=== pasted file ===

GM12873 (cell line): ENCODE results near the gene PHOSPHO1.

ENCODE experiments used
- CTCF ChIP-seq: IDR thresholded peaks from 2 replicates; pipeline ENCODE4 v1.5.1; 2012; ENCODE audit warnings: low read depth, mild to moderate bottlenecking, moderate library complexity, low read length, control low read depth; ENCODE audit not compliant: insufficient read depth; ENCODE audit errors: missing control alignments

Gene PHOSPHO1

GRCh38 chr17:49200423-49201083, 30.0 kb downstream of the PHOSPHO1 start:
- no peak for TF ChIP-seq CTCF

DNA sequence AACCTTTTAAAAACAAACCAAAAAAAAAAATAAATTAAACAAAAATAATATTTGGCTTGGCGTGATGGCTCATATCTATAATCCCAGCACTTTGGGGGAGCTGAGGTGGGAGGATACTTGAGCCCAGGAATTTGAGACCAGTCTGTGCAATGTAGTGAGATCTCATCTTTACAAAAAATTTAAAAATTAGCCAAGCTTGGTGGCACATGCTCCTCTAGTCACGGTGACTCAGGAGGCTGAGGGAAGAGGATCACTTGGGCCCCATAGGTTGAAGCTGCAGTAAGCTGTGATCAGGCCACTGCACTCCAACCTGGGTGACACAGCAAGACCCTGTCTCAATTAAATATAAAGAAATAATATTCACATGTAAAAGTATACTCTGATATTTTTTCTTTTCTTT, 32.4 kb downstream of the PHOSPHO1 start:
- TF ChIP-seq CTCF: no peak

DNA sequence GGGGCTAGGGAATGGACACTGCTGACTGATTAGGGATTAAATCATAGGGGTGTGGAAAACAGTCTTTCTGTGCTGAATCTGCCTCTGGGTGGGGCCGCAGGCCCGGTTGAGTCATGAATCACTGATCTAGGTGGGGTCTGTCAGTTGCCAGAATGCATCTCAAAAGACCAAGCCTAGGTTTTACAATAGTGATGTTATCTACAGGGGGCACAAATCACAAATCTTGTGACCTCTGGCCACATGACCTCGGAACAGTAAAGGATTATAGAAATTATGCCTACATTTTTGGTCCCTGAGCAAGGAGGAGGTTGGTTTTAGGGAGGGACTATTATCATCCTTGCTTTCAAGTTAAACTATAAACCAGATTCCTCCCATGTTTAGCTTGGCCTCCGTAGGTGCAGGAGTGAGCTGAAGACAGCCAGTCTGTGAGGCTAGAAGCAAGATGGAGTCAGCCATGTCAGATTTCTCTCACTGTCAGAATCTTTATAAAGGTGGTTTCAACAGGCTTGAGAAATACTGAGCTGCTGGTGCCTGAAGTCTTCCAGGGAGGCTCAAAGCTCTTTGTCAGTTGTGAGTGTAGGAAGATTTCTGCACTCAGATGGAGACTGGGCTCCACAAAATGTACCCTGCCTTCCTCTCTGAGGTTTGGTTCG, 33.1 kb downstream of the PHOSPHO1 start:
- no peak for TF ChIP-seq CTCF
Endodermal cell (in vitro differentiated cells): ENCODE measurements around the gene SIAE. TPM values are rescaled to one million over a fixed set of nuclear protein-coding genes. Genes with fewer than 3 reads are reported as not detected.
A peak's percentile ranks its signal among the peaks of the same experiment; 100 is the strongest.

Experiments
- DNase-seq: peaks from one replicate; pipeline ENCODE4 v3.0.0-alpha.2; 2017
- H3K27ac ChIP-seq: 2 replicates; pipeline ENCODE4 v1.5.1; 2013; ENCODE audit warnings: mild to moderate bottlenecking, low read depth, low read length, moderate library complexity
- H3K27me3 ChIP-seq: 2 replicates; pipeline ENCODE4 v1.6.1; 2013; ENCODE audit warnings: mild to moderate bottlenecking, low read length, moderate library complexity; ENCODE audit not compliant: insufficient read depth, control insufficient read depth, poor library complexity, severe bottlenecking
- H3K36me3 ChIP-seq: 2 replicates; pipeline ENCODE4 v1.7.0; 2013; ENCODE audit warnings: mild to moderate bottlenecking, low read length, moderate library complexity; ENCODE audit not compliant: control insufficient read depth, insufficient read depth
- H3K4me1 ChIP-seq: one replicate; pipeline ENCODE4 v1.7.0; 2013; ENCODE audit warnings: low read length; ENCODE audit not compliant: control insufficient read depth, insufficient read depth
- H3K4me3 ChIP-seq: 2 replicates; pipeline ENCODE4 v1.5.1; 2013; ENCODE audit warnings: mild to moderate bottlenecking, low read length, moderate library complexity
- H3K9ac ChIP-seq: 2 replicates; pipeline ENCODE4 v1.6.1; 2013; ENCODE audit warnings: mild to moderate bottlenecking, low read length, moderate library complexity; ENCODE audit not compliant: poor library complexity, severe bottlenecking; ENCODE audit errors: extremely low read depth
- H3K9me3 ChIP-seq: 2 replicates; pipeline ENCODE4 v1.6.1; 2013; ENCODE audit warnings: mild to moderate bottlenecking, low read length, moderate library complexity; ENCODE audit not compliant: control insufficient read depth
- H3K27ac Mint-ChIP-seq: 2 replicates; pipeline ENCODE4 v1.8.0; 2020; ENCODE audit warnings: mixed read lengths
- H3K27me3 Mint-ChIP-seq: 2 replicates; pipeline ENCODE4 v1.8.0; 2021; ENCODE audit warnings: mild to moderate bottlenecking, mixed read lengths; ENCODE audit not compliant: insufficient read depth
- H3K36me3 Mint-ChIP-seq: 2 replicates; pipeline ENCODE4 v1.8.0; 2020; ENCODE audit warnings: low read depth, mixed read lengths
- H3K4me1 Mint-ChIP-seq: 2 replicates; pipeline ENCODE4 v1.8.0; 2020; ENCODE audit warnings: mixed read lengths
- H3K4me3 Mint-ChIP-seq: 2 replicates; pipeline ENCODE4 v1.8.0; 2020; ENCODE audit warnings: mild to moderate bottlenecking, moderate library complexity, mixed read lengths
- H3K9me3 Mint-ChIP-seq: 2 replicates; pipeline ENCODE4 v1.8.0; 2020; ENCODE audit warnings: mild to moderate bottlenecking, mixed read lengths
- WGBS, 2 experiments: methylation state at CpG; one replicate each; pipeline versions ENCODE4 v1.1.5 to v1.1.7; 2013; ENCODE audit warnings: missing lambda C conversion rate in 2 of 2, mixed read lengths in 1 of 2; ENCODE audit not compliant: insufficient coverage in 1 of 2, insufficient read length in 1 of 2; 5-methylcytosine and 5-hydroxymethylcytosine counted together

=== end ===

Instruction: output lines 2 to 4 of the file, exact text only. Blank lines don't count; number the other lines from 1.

ENCODE experiments used
- CTCF ChIP-seq: IDR thresholded peaks from 2 replicates; pipeline ENCODE4 v1.5.1; 2012; ENCODE audit warnings: low read depth, mild to moderate bottlenecking, moderate library complexity, low read length, control low read depth; ENCODE audit not compliant: insufficient read depth; ENCODE audit errors: missing control alignments

Gene PHOSPHO1